Afghanistan: Karzai and ISI each play both sides?
If reports on the recent two-part BBC documentary "Secret Pakistan" are to be believed, Pakistan's security service is providing weapons, training and logistical support to Taliban insurgents fighting US and British troops in Afghanistan, despite official denials. A number of middle-ranking Taliban commanders revealed the extent of Pakistani support in interviews for the documentary, the first part of which was broadcast Oct. 26. One purported insurgent commander, Mullah Qaseem, told the BBC: "Pakistan plays a significant role. First they support us by providing a place to hide which is really important. Secondly they provide us with weapons." Another commander, Mullah Azizullah, said the men overseeing the training are members of Islamabad's Inter-Services Intelligence (ISI), or are closely linked to it: "They are all the ISI's men. They are the ones who run the training. First they train us about bombs; then they give us practical guidance." (Reuters, Oct. 26)
If Islamabad is playing both sides—caught between loyalty to its imperial patron in Washington and the jihadists it has cultivated as proxies against regional rivals India and Russia—so is Afghan President Hamid Karzai. Just a few days ago, Karzai stood with US Secretary of State Hillary Clinton in Kabul and accused Pakistan of giving refuge to the Taliban. But in response to the BBC revelations, he told Pakistan's Geo TV: "God forbid, if ever there is a war between Pakistan and America, Afghanistan will stand by Pakistan. If Pakistan is attacked, and if the people of Pakistan need help, Afghanistan will be there with you. Afghanistan will never deceive its brother." (McClatchy Newspapers, Oct. 23)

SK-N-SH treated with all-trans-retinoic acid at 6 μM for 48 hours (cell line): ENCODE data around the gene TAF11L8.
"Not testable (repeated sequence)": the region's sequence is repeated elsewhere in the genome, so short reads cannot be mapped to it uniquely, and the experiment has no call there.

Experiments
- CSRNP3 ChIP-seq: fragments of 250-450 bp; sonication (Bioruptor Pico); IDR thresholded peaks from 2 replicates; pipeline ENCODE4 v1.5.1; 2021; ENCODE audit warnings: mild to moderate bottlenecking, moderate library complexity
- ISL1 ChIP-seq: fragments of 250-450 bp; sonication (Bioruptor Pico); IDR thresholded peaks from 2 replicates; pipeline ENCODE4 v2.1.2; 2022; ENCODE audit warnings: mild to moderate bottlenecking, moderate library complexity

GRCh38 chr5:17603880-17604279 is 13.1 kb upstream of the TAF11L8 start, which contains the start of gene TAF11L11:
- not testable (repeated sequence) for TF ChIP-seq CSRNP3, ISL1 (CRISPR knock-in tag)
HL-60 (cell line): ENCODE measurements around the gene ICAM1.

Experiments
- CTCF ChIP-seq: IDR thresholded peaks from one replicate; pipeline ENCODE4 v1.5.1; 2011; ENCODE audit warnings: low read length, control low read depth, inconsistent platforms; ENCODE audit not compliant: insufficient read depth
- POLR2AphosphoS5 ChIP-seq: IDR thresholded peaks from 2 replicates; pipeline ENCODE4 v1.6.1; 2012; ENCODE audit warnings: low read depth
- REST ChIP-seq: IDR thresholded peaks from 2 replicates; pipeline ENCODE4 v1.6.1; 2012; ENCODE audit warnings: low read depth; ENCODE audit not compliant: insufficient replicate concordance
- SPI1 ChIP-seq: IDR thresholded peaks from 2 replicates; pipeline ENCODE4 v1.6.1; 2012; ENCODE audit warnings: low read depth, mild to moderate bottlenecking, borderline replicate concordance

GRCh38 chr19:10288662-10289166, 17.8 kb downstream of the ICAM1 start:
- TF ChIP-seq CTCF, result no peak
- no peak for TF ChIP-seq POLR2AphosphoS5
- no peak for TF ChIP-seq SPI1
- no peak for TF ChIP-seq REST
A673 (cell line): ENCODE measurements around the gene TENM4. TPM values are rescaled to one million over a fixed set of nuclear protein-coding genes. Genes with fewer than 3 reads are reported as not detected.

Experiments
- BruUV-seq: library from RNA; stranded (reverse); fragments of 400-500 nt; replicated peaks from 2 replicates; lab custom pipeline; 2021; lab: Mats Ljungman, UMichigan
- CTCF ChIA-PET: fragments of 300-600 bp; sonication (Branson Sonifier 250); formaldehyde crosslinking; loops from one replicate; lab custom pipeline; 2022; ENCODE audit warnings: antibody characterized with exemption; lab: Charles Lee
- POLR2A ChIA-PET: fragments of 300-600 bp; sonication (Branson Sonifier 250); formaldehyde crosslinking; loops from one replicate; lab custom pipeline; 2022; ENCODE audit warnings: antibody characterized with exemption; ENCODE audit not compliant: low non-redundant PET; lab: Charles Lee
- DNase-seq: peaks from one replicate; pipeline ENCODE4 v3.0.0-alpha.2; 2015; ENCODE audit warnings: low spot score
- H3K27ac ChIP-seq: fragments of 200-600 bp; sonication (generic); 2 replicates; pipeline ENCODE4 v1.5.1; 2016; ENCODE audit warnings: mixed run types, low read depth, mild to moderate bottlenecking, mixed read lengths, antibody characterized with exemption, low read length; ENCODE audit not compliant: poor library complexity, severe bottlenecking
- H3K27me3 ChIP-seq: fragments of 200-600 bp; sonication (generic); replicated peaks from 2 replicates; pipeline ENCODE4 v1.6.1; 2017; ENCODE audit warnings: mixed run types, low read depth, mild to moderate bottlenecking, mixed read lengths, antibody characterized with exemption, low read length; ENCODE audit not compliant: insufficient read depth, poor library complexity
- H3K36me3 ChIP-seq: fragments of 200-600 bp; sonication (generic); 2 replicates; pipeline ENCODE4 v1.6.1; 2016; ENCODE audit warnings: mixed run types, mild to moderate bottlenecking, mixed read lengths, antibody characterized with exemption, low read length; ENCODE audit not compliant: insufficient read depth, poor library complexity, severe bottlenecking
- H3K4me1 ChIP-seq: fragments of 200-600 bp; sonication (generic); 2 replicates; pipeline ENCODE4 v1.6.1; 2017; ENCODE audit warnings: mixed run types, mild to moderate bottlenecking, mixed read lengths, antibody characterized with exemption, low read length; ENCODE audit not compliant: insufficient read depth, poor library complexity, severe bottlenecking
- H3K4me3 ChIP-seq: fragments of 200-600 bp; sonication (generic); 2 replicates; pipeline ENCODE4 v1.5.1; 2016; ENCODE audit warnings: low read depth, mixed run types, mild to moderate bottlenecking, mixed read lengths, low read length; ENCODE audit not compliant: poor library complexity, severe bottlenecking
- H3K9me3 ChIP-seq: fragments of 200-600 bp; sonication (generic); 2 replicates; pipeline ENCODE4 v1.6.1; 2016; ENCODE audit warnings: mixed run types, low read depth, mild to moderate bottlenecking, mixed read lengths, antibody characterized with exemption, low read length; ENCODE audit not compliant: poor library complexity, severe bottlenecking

Karzai is not only torn between loyalty to his imperial patron and his need to win the good graces of his neighbor Pakistan. His flip-floppery also reflects divisions within his own government—between his own Pashtun base (long cultivated by Pakistan as a proxy force, and representing the stronghold of Taliban sympathy) and the ex-Northern Alliance warlords who still wield great power, both in Kabul and in the northern hinterlands. Kabul and Islamabad both feel the need to appease Pashtun tribal leaders, fearing the specter of an independent "Pashtunistan"—which would take a critical chunk of both states' territory, and widen the war yet further... Note that Pakistan last year changed the name of its North West Frontier Province to Khyber Pakhtunkhwa, in an open bid to appease Pashtun ethno-nationalist sentiment (and presumably undercut the jihadis).